Late one quiet night in the bamboo grove all of the other pandas are asleep. But not Chengdu. No matter what he tries “he could not, would not fall asleep.” He turns and tosses across the double pages and twitches on a foldout, but he still “…could not…” He scrunches and rolls across the pages and hangs upside down on a fold-down. Still the refrain is “he could not…” Chengdu next tries, on a series of progressively larger cut pages, to climb up, and up, and up. Finally he finds “the perfect spot.” It’s on top of his brother Yuan. Guess who’s the only one not sleeping now. Saltzberg uses pencil and watercolors, composing images using Photoshop and digitally finishing them, to create the naturalistic grove and pandas against the dark night background. This makes the double page of wide-open panda eyes on a white background particularly startling. Chengdu is very appealing, gaining our sympathy for his wakefulness. Reviewer: Ken Marantz and Sylvia Marantz; Ages 3 to 5.
School Library Journal
04/01/2014
PreS-K—Sitting in his tree in the dark bamboo jungle, a young panda tries every trick he knows to fall asleep. "Chengdu turned/and he tossed/and he twitched/but he/could not, would not/fall asleep." Finally, he climbs up, finds his brother, plops on top of him, and dozes right off. But now, his brother is wide awake. Full-bleed spreads perfectly capture the expressive cub's frustration. Done in black and white with touches of green and gray, the illustrations have the feel of night in a bamboo grove. Simple words in black print on white pages and white print on darker pages take readers' eyes on a visual journey. The size of the pages varies to show the movement. A lovely choice for toddler programs or pajama storytimes.—Janene Corbin, Rosebank Elementary School, Nashville, TN
Kirkus Reviews
★ 2014-02-19
In a twist on numerous picture books about little animals who are determined to stay awake, Chengdu the panda is trying his hardest to get to sleep. Droll illustrations accompany spare, lulling text, leading to Chengdu's success and a humorous surprise near the book's end. The cover art is an immediate draw: The small panda's oversized paws cling to a tree branch as his expressive, sleep-deprived face stares at readers, expertly matching the "could not, would not fall asleep" of the title. Initial pages establish a soporific mood, showing utterly relaxed, drowsily smudged pandas snoozing against a star-studded black sky, muted green bamboo branches the only spots of color. Large, softened white letters murmur, "It was late, and it was quiet, // and everyone in the bamboo grove was sleeping." The next double-page spread consists of white space with only two wide-awake, black-masked panda eyes and the words, "Everyone except…." Of course, the page turn leads readers back to wide-awake Chengdu, staring plaintively from his moon-washed tree branch. Varied compositions and a couple of gatefolds add to the fun for readers as poor Chengdu tosses, scrunches and climbs his way to sleep…almost but, happily, not quite at the expense of his brother, Yuan. Little sleepyheads will love chanting along with the words, and no one can deny the appeal of the art. A bedtime winner. (Picture book. 1-5)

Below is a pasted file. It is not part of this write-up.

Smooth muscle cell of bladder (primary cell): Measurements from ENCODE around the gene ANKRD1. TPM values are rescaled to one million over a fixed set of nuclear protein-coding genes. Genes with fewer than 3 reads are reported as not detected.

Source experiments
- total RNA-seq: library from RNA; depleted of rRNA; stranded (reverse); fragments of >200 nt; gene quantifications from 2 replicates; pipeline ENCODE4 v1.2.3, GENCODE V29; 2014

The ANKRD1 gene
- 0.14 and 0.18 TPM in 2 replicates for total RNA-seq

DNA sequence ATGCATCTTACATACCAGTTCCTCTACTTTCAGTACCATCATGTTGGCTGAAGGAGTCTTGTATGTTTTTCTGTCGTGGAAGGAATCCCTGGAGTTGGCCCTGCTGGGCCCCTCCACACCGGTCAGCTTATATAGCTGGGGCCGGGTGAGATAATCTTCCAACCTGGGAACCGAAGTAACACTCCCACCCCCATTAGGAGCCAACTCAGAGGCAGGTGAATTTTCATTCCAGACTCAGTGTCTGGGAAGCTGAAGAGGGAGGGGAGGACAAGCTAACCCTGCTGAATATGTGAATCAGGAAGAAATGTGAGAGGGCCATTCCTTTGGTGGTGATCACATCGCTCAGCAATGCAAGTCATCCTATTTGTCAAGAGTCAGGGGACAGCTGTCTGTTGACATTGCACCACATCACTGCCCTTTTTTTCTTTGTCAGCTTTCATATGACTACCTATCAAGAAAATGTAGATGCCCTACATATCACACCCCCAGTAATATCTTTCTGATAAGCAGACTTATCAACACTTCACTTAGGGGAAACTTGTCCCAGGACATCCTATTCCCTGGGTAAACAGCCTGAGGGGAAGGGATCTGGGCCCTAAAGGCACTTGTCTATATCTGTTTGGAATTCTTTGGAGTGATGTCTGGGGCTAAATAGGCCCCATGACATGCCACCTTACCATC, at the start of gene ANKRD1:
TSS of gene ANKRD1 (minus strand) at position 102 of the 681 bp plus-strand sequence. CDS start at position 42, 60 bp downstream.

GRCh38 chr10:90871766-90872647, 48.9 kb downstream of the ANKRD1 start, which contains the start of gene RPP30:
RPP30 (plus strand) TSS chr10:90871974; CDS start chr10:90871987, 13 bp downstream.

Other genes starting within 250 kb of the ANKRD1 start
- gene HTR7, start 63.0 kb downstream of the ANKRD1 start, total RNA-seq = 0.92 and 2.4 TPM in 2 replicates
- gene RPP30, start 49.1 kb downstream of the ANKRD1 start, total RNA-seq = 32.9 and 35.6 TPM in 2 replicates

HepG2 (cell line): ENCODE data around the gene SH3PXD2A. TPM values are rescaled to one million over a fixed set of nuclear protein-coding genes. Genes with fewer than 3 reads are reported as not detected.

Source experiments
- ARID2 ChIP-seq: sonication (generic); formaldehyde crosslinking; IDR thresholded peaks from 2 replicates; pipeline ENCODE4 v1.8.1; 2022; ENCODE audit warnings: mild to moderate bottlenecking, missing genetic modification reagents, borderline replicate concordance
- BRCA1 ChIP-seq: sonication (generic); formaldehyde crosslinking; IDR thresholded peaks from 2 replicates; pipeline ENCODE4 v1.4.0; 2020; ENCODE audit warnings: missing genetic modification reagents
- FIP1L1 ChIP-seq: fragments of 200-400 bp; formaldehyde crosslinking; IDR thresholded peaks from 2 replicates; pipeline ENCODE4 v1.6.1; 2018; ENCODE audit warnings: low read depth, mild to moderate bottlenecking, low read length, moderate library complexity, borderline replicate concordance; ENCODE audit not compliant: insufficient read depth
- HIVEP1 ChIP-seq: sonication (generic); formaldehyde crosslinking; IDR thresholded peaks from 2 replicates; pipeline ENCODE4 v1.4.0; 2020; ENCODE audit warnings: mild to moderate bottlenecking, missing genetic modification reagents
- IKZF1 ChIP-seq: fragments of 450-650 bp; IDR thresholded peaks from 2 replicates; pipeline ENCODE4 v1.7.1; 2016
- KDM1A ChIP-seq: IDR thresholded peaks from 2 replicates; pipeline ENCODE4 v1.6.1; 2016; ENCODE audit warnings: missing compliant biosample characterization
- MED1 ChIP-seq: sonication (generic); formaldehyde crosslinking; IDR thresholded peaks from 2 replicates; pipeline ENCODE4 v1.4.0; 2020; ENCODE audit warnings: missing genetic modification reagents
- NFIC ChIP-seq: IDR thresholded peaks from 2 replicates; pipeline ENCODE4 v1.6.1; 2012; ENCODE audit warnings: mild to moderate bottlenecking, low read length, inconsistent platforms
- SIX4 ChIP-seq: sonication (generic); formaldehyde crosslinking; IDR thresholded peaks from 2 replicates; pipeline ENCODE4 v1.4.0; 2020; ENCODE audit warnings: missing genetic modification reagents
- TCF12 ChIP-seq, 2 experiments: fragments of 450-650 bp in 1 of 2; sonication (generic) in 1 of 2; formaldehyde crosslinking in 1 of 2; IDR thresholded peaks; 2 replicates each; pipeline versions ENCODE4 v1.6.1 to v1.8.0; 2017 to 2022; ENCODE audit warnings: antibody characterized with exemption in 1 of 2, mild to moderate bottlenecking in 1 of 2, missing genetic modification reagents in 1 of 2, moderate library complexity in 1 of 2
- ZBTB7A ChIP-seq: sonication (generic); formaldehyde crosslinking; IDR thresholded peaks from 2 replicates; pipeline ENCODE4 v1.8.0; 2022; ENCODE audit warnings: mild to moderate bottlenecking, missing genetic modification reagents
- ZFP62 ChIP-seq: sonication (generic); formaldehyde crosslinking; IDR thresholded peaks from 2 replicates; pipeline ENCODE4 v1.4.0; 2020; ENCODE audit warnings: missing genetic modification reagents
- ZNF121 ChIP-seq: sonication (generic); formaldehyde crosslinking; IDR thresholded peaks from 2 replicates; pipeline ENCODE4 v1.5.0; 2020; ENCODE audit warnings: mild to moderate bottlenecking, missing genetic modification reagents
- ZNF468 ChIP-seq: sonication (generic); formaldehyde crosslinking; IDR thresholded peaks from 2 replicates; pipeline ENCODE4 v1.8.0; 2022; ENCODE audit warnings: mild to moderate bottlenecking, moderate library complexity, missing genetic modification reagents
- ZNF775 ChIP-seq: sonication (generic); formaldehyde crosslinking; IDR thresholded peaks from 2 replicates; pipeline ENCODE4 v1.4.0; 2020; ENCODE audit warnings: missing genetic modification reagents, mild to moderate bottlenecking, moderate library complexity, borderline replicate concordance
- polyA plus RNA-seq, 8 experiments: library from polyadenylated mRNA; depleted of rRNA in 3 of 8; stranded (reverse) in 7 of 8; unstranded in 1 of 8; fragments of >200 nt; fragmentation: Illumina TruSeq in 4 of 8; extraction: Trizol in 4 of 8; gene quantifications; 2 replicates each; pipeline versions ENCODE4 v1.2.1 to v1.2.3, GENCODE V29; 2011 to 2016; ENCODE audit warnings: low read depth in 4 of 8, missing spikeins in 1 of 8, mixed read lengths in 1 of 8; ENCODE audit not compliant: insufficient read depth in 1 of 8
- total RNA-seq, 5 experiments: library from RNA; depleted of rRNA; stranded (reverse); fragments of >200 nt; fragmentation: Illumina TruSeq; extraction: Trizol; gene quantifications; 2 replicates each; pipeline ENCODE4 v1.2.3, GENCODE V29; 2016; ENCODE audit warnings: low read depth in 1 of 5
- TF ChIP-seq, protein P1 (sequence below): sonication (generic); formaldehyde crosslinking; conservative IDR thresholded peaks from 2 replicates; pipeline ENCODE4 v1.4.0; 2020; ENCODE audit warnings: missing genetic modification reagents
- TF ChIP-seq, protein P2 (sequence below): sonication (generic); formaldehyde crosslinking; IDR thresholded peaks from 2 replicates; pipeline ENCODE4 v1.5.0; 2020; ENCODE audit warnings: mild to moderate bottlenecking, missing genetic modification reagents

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Product Details

ISBN-13:
9781423167211
Publisher:
Disney-Hyperion
Publication date:
05/06/2014
Series:
Chengdu Series
Pages:
48
Sales rank:
316,445
Product dimensions:
9.30(w) x 9.10(h) x 0.50(d)
Age Range:
3 - 5 Years

Meet the Author

Barney Saltzberg (barneysaltzberg.com) is an author/illustrator/singer/songwriter who has published close to 30 children's books. He studied art at Sonoma State College in Northern California and later took a class at Otis/Parsons in Children's Book writing and illustrating where he created his first book, It Must Have Been the Wind. He has also recorded two albums for children, Where, Oh, Where's My Underwear? and, The Soccer Mom From Outer Space. He currently resides in Los Angeles, California.

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Chengdu Could Not, Would Not, Fall Asleep 5 out of 5 based on 0 ratings. 1 reviews.
This_Kid_Reviews_Books More than 1 year ago
First of all, just look at Chengdu! Can’t you understand how he feels? He wants to fall asleep, but he can’t! Mr. Saltzberg really draws you into feeling Chengdu’s problem. We really care for Chengdu. He is a cute little panda and he is deprived of sleep! I get tired just thinking about it. The illustrations are adorable. I like how Mr. Saltzberg drew the details of the bamboo forest and the coloring in it. I also like that there are some flap pages in the book. It makes it interactive and fun. You are going to love Chengdu! *NOTE I got a free copy of this book in exchange for an honest review